Analysing terrain data
The exposure grade does not take into account objective hazards (stone fall, seracs, etc) but only the consequences of the skier falling.
Low Exposure (E1): Exposure is limited to that of the slope itself. Getting hurt is still likely if the slope is steep and/or the snow is hard.
Medium Exposure (E2): As well as the slope itself, there are some obstacles (such as rock outcrops) which could aggravate injury.
High Exposure (E3): In case of a fall, death is highly likely.
Extreme Exposure (E4): In case of a fall, the skier faces certain death.
Far Side Wall 4 is the farthest and shortest ski line in Lone Lake Cirque.
From the backcountry access gate, walk along the rocks all the way to the far side of the cirque.
Don't get too close to the edge of the cirque as dangerous cornices sometimes form here.
Instead stick to the rocks.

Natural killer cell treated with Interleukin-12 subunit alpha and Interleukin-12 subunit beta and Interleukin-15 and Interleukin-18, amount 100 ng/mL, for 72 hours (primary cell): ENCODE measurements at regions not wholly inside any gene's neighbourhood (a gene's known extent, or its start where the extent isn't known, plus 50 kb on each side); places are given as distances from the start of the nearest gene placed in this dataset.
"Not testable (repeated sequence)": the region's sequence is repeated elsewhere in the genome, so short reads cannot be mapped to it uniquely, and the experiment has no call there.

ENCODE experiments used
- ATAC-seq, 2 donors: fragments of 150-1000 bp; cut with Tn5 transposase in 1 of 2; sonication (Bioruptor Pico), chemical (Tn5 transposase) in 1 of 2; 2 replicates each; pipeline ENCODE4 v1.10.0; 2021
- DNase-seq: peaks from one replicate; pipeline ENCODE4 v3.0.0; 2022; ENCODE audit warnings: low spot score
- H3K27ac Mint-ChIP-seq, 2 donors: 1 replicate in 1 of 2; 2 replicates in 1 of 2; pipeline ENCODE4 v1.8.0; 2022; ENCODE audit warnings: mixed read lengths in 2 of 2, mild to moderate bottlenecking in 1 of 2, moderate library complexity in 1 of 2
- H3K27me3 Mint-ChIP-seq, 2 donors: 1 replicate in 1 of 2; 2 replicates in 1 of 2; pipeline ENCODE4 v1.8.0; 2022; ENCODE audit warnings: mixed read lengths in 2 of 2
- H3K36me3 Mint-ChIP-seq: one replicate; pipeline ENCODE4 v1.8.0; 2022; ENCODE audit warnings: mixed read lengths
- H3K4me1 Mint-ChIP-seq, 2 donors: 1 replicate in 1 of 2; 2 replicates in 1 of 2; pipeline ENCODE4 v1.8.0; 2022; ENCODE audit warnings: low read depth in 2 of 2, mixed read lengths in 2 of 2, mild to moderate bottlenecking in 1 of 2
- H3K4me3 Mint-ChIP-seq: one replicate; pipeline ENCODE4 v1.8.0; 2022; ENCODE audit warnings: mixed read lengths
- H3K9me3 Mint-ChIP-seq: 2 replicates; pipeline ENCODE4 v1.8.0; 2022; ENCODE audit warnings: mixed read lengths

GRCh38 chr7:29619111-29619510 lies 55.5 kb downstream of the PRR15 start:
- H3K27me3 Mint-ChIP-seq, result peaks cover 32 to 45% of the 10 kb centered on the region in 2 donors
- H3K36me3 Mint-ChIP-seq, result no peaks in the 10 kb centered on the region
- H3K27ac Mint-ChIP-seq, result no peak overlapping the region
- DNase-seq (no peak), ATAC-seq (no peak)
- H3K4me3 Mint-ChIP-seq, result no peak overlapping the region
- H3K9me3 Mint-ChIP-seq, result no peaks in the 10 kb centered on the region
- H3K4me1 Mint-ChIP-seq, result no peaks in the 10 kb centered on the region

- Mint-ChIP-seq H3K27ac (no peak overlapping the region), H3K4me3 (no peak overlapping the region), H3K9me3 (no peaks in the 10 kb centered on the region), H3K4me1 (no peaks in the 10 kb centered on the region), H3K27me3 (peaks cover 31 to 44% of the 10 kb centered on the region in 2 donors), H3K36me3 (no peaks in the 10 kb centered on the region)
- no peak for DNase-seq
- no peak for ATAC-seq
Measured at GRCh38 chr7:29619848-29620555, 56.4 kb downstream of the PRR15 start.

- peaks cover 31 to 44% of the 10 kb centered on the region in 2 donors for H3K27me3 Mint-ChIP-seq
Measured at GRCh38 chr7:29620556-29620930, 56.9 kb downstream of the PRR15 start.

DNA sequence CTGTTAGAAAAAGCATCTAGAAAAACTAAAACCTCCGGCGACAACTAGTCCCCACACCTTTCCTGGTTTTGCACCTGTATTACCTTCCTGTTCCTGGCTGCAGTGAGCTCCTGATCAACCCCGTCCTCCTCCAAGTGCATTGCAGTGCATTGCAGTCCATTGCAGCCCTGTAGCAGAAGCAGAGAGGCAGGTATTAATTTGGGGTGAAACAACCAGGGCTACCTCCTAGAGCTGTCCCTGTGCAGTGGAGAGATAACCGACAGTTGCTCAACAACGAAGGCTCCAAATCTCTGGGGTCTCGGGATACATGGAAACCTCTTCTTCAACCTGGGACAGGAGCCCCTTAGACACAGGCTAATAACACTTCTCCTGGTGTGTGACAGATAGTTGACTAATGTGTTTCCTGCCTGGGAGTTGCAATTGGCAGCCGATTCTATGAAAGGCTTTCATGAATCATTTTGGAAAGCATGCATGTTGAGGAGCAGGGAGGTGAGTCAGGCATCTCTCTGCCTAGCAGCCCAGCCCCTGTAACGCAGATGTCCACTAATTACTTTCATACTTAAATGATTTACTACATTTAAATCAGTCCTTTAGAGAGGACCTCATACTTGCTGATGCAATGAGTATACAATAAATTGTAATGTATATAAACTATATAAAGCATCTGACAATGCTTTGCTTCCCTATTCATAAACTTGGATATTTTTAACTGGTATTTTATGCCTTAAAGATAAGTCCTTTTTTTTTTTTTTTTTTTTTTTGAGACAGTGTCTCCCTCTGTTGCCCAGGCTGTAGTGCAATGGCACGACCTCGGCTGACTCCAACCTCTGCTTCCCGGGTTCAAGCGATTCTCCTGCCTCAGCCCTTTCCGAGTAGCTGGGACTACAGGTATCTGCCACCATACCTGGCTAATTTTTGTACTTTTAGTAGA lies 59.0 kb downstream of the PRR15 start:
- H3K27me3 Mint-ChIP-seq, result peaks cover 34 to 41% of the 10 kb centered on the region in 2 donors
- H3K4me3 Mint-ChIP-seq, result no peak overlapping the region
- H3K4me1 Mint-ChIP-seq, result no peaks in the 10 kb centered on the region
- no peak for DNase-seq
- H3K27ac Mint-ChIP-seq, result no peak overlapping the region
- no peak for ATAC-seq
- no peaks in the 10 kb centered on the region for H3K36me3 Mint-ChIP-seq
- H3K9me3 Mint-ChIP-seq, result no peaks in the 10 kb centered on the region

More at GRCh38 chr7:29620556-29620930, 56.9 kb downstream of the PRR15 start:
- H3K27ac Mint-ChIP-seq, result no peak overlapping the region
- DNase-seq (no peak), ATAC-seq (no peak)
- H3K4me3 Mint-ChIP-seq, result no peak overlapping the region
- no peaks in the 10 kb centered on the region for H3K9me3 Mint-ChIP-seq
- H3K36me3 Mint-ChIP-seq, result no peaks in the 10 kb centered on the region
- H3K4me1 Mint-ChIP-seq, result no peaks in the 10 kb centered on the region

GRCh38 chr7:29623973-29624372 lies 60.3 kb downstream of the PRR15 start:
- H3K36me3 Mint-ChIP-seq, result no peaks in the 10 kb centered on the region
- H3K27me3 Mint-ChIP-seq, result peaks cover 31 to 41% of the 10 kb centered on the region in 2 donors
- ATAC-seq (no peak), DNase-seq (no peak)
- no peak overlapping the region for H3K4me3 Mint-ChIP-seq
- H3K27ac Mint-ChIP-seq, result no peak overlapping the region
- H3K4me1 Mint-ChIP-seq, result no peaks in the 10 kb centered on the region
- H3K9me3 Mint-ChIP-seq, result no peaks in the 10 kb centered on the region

This east facing line is short, sweet, and pretty straightforward - once you find the entrance.
A cornice can form at the top and the slope does get wind loaded so be careful.
There are generally a few rocks poking through the snow, but they can easily be avoided on this steep descent.
After the first few hundred feet, you will be cleanly in the apron and can enjoy the wild snow all the way to the bottom of the cirque.
Ski this line one at a time and plan to regroup in a safe area.
Then head to the bootpack at the far skier's right end of the Lone Lake Cirque.
Head uphill to the ridge.
Then navigate the wind swept ridge until you find a place to ski down to the bottom of the North Summit Snowfield.
This last descent still has the potential to avalanche, so be extremely careful until you are safely on Horseshoe - a blue run within the ski area boundary.